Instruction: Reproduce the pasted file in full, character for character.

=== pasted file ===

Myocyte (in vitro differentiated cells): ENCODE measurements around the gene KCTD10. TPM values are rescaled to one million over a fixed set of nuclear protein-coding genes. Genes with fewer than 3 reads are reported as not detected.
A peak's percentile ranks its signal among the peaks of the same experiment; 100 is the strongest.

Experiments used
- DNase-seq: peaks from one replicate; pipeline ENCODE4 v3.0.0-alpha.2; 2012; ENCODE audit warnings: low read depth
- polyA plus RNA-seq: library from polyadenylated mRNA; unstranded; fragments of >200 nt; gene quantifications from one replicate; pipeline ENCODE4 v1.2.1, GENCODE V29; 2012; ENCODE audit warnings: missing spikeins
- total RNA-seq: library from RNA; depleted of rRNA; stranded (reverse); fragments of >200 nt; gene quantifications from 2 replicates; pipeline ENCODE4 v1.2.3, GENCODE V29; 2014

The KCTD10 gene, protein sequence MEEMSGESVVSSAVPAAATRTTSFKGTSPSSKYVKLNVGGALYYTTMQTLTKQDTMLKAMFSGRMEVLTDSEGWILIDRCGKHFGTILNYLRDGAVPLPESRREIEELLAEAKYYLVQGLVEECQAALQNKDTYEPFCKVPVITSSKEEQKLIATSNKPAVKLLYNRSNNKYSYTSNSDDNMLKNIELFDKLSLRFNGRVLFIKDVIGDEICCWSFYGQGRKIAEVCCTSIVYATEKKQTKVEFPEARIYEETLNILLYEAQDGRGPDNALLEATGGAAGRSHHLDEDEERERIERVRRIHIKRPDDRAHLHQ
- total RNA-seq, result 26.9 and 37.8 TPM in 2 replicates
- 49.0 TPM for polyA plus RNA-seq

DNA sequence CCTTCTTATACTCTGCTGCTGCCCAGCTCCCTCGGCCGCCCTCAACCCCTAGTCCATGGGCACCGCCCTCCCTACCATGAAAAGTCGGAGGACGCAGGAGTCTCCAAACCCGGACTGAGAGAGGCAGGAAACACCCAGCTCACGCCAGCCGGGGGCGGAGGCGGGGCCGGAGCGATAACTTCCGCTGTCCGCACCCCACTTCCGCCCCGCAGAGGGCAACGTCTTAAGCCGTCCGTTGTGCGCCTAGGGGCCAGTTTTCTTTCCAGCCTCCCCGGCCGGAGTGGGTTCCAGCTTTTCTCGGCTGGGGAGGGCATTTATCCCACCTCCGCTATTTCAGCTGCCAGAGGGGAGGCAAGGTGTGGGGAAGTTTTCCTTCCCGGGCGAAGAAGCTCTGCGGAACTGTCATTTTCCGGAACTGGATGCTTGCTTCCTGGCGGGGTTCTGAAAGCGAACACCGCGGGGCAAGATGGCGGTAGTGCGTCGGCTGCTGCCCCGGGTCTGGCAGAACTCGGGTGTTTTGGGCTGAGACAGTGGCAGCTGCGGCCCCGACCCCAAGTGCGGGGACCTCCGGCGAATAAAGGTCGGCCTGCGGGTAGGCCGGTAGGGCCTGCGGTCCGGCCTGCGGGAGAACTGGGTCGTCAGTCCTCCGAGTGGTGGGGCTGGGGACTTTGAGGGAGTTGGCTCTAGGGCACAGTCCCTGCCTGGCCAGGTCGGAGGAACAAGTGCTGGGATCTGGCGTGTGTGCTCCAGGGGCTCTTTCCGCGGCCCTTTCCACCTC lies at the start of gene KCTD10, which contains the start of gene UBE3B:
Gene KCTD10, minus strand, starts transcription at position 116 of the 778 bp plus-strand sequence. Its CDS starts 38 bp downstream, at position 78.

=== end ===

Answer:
Myocyte (in vitro differentiated cells): ENCODE measurements around the gene KCTD10. TPM values are rescaled to one million over a fixed set of nuclear protein-coding genes. Genes with fewer than 3 reads are reported as not detected.
A peak's percentile ranks its signal among the peaks of the same experiment; 100 is the strongest.

Experiments used
- DNase-seq: peaks from one replicate; pipeline ENCODE4 v3.0.0-alpha.2; 2012; ENCODE audit warnings: low read depth
- polyA plus RNA-seq: library from polyadenylated mRNA; unstranded; fragments of >200 nt; gene quantifications from one replicate; pipeline ENCODE4 v1.2.1, GENCODE V29; 2012; ENCODE audit warnings: missing spikeins
- total RNA-seq: library from RNA; depleted of rRNA; stranded (reverse); fragments of >200 nt; gene quantifications from 2 replicates; pipeline ENCODE4 v1.2.3, GENCODE V29; 2014

The KCTD10 gene, protein sequence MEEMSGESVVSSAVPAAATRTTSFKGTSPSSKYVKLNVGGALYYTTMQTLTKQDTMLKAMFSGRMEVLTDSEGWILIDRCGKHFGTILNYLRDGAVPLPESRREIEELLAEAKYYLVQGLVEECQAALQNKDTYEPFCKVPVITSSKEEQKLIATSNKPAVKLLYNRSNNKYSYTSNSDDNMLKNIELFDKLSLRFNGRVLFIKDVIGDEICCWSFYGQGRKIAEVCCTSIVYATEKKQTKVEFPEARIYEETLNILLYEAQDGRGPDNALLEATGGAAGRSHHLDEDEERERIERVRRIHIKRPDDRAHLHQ
- total RNA-seq, result 26.9 and 37.8 TPM in 2 replicates
- 49.0 TPM for polyA plus RNA-seq

DNA sequence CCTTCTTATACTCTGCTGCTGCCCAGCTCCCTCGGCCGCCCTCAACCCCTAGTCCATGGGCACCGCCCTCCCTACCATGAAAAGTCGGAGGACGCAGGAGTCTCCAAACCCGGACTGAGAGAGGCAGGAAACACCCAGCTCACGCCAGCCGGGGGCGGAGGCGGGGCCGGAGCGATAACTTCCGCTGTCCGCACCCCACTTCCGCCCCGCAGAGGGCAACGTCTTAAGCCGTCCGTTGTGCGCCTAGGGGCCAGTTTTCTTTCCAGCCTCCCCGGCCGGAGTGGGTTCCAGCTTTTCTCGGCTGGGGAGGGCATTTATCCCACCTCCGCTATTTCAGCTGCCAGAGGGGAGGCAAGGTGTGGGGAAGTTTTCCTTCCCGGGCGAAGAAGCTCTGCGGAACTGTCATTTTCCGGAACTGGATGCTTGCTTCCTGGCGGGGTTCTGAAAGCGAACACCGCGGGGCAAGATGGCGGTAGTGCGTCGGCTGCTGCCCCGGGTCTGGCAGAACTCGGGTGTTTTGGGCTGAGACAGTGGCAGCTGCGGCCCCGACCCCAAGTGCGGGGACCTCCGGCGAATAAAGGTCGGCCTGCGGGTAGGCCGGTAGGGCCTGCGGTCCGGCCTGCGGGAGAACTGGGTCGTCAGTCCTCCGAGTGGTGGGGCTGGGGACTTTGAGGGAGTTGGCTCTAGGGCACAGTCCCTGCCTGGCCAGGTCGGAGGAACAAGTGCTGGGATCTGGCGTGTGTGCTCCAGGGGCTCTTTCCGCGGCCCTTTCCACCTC lies at the start of gene KCTD10, which contains the start of gene UBE3B:
Gene KCTD10, minus strand, starts transcription at position 116 of the 778 bp plus-strand sequence. Its CDS starts 38 bp downstream, at position 78.